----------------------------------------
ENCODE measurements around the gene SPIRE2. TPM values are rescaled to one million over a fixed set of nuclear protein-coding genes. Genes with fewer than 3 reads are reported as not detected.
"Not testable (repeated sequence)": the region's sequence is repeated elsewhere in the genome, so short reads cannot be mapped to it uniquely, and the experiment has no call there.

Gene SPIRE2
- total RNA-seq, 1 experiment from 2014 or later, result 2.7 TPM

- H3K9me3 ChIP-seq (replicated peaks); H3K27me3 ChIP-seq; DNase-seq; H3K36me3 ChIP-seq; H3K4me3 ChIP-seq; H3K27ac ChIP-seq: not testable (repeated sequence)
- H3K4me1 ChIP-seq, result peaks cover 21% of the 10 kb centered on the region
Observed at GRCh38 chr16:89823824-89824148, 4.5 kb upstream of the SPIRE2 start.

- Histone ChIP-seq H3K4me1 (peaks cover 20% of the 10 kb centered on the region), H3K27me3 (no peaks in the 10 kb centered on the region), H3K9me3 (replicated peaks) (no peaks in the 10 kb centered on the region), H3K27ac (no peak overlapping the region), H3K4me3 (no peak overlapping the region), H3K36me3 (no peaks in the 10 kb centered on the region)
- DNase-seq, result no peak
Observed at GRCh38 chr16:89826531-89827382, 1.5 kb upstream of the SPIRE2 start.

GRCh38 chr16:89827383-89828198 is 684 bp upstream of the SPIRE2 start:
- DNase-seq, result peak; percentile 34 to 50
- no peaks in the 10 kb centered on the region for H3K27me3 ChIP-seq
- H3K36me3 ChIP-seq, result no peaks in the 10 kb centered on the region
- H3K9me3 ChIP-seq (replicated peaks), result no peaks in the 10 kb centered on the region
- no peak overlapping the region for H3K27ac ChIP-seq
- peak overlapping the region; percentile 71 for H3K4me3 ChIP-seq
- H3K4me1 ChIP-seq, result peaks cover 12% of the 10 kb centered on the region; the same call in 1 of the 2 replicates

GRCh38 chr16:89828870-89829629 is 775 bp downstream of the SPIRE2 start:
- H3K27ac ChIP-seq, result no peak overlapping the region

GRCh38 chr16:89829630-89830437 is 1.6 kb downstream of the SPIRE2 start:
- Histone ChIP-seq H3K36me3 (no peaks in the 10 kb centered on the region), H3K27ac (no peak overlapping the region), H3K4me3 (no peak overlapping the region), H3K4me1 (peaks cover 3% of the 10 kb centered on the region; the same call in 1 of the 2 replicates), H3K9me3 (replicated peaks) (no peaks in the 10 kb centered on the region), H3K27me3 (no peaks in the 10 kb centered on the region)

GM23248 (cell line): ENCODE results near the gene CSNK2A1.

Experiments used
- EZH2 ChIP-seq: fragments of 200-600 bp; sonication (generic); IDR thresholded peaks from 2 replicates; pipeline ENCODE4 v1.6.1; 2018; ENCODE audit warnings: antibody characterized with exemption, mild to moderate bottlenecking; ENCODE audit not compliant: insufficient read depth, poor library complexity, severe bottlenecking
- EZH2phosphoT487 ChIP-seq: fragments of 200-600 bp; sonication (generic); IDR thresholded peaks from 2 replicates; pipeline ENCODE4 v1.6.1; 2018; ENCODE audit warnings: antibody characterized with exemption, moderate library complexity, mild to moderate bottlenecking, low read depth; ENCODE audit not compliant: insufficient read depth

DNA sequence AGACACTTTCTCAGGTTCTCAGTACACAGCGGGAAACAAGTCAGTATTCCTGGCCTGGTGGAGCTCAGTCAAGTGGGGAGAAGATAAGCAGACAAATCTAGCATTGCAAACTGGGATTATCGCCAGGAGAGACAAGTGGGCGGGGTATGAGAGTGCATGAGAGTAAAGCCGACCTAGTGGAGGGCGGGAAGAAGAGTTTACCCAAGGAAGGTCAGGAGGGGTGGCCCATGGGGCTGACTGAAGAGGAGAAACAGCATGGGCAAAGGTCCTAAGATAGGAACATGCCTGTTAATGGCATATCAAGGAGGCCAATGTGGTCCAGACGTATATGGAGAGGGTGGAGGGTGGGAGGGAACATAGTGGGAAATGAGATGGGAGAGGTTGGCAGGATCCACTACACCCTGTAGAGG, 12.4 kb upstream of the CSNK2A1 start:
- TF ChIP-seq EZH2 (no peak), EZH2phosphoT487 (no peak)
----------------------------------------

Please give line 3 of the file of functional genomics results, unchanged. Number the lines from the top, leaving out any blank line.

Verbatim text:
Gene SPIRE2